Now you know there's a conspiracy going around here about the library. Every week there's two or three or four items in the paper, there are people waving signs on the street corner, a "honk your horn if you love the Dewey Decimal System" kind of thing - it's obvious that the library wants something.
And what could it be except money.
In these anxious times when macaroni alternates with potatoes as the main course (and that's on payday when it replaces slug soup and fermented dandelions); when my wife and I exchange underwear (OK, that's a different story); when mad desperate men chase after seagulls with a fork and a bottle of ketchup; when your aunt mixes hot water with bird poop and calls it tea ... that's right, the library wants money.
And they disguise it all very cleverly ... "Just pennies on the dollar" ... "Send us your change" ... "Sell your children for medical experiments" ... They make it sound like nothing at all, about as important as taking out the garbage (this is, if you still have enough money to make garbage).
I'm not stupid. I know all those pennies add up to dollars, thousands for sure, maybe millions, I don't know. I don't even know what a book costs these days, a magazine, a newspaper (you can't even read a newspaper in my house, too many fish gut stains on them). I don't even know what it costs to pay the electricity in a library. Candles work fine for me (and if we can't afford candles, my wife and I hold up matches and look at things very quickly). I don't even know why they need toilet paper, I mean really with all those books around!
But I can tell you this one thing. There are too many things to know these days; our kids have to hurry every day of their lives to get ready for their version of the world. There are never too many books for things like that. It's not Howdy Doody Time anymore; things are complicated!
The library means opportunity. Sure I'm a fisherman, I'm a logger, but maybe my kid can have something with a better future if I can only give him the tools; maybe I can get Social Security forms for my mother, maybe there's a mystery book so I can have an adventure, maybe there's a picture book of faraway places so I can dream ...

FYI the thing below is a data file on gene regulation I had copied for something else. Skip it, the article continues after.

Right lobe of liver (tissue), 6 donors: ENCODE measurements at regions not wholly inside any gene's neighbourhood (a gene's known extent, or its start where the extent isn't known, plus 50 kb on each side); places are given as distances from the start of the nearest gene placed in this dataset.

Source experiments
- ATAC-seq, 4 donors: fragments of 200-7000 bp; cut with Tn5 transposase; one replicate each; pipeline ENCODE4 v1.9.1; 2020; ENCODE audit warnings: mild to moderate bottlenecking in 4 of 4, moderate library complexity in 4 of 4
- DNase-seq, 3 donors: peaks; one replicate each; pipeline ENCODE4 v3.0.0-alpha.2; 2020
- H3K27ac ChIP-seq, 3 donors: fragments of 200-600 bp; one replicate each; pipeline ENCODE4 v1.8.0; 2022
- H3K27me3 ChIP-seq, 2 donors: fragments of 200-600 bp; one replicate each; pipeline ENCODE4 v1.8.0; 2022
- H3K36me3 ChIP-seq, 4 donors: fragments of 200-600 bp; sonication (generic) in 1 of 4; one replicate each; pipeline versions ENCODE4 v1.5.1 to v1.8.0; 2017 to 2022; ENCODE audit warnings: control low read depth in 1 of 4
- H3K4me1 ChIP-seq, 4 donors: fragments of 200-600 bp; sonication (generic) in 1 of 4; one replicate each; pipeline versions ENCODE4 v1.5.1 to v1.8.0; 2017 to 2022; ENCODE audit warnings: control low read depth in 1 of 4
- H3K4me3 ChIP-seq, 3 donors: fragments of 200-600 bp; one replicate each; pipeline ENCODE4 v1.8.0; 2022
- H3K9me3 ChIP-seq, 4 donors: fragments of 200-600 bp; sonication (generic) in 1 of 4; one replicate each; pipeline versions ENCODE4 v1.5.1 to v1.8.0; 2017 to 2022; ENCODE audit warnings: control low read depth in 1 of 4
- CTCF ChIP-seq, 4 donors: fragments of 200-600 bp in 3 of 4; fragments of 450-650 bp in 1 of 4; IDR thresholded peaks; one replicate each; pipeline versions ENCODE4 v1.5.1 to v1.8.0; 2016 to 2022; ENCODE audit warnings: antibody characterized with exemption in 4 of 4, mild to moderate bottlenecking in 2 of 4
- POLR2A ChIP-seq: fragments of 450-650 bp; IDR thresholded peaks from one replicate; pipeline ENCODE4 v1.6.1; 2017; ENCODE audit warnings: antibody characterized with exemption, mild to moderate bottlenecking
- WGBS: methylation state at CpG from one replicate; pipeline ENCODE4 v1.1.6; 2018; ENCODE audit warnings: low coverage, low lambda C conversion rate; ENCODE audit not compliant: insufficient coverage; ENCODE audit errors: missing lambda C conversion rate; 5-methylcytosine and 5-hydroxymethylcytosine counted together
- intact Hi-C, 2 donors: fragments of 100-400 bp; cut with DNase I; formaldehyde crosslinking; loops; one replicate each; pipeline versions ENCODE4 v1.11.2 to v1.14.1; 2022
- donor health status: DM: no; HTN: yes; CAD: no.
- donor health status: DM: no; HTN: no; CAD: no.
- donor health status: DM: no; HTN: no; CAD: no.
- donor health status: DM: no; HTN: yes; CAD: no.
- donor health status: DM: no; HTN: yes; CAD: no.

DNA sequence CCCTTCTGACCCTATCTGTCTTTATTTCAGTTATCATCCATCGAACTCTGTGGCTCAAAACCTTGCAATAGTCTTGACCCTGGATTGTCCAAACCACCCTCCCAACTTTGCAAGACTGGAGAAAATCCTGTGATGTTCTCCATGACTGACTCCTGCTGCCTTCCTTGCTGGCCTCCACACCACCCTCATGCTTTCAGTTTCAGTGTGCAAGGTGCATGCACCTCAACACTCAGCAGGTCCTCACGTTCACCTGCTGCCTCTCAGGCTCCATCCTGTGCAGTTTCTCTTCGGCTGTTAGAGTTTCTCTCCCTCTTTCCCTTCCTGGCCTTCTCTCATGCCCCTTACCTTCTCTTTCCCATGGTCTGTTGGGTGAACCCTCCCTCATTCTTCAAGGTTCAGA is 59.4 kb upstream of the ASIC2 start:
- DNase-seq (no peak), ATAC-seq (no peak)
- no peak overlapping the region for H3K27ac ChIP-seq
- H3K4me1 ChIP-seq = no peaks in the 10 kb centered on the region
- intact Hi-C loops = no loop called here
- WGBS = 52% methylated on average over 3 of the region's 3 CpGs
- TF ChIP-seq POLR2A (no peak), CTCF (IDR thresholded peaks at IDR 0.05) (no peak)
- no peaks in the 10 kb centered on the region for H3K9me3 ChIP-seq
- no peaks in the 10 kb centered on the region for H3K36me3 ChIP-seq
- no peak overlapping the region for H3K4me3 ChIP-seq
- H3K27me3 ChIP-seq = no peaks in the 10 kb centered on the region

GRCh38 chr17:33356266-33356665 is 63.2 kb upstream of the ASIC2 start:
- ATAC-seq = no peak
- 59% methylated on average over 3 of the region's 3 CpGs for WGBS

There's this one thing for us old guys to keep in mind. The world is changing, and it's being done without our permission. There's no one around to say, "get ready, go!" If we don't get started right away then we'll be left behind, (which is fine for me, I've had my turn) but it's not fair for me to hold anybody else back.
For the children, life is a time of challenge and adventure, a search for passion, a quest for completeness. If we give our children anything less, then we, not just as parents but as citizens, have not done all we can to make our community their home.
And should you not believe in the children, if their lives are so distant from yours, if you can only believe in yourself ... then consider how much more vibrant a town can be when people of every age can benefit, can learn, can improve their lives. At my age I know how important it is to keep the mind moving.
I (for one) don't want more, I want better. I want the few things that we do to be done well. Why can't we have a better library, a bigger library, a more complete, more thorough library? What better thing can we get for this small amount of money they're asking for?
This is often a cold, gray place in winter, a harsh world without an easy friend. And when the darkness settles in upon the land, when the rain falls with such a raging anger, when you wonder where the animals will sleep, when you worry about the homeless huddled in the wind ... the world becomes a lonely place and you swear there is no more light left in the world ... it's right then I look out between the wiper blades and see the light of the library, blurry in the rain on my windshield.
If I use the library every day ... if I never use it at all ... I will always know that the library is the core of a town. There is a post office, there is a grocery store, a church ... there is a library.